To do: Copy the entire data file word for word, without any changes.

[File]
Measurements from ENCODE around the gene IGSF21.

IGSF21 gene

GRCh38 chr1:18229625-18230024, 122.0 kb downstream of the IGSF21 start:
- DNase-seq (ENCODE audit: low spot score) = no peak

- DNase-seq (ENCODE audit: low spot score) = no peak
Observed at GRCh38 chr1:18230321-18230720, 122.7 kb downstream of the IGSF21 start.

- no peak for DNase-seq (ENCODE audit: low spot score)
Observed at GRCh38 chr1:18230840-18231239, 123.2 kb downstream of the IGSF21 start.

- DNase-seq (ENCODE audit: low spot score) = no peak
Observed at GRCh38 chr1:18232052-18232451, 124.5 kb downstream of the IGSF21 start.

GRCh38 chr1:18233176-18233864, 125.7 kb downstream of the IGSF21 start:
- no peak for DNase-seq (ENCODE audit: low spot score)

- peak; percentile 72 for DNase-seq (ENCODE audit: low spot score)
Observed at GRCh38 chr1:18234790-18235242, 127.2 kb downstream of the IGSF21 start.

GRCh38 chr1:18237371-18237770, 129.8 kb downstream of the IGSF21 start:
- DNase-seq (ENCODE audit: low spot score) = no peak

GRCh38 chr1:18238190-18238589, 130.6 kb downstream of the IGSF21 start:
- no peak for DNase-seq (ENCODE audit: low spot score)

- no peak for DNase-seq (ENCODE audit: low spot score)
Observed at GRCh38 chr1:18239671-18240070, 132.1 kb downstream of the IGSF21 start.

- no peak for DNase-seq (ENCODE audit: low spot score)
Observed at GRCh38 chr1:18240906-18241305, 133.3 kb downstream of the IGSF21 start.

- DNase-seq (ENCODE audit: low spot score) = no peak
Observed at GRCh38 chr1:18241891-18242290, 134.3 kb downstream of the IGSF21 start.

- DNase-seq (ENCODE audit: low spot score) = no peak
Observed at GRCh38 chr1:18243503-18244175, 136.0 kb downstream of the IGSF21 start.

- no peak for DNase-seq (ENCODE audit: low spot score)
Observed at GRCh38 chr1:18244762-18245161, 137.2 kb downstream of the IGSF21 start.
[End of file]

Measurements from ENCODE around the gene IGSF21.

IGSF21 gene

GRCh38 chr1:18229625-18230024, 122.0 kb downstream of the IGSF21 start:
- DNase-seq (ENCODE audit: low spot score) = no peak

- DNase-seq (ENCODE audit: low spot score) = no peak
Observed at GRCh38 chr1:18230321-18230720, 122.7 kb downstream of the IGSF21 start.

- no peak for DNase-seq (ENCODE audit: low spot score)
Observed at GRCh38 chr1:18230840-18231239, 123.2 kb downstream of the IGSF21 start.

- DNase-seq (ENCODE audit: low spot score) = no peak
Observed at GRCh38 chr1:18232052-18232451, 124.5 kb downstream of the IGSF21 start.

GRCh38 chr1:18233176-18233864, 125.7 kb downstream of the IGSF21 start:
- no peak for DNase-seq (ENCODE audit: low spot score)

- peak; percentile 72 for DNase-seq (ENCODE audit: low spot score)
Observed at GRCh38 chr1:18234790-18235242, 127.2 kb downstream of the IGSF21 start.

GRCh38 chr1:18237371-18237770, 129.8 kb downstream of the IGSF21 start:
- DNase-seq (ENCODE audit: low spot score) = no peak

GRCh38 chr1:18238190-18238589, 130.6 kb downstream of the IGSF21 start:
- no peak for DNase-seq (ENCODE audit: low spot score)

- no peak for DNase-seq (ENCODE audit: low spot score)
Observed at GRCh38 chr1:18239671-18240070, 132.1 kb downstream of the IGSF21 start.

- no peak for DNase-seq (ENCODE audit: low spot score)
Observed at GRCh38 chr1:18240906-18241305, 133.3 kb downstream of the IGSF21 start.

- DNase-seq (ENCODE audit: low spot score) = no peak
Observed at GRCh38 chr1:18241891-18242290, 134.3 kb downstream of the IGSF21 start.

- DNase-seq (ENCODE audit: low spot score) = no peak
Observed at GRCh38 chr1:18243503-18244175, 136.0 kb downstream of the IGSF21 start.

- no peak for DNase-seq (ENCODE audit: low spot score)
Observed at GRCh38 chr1:18244762-18245161, 137.2 kb downstream of the IGSF21 start.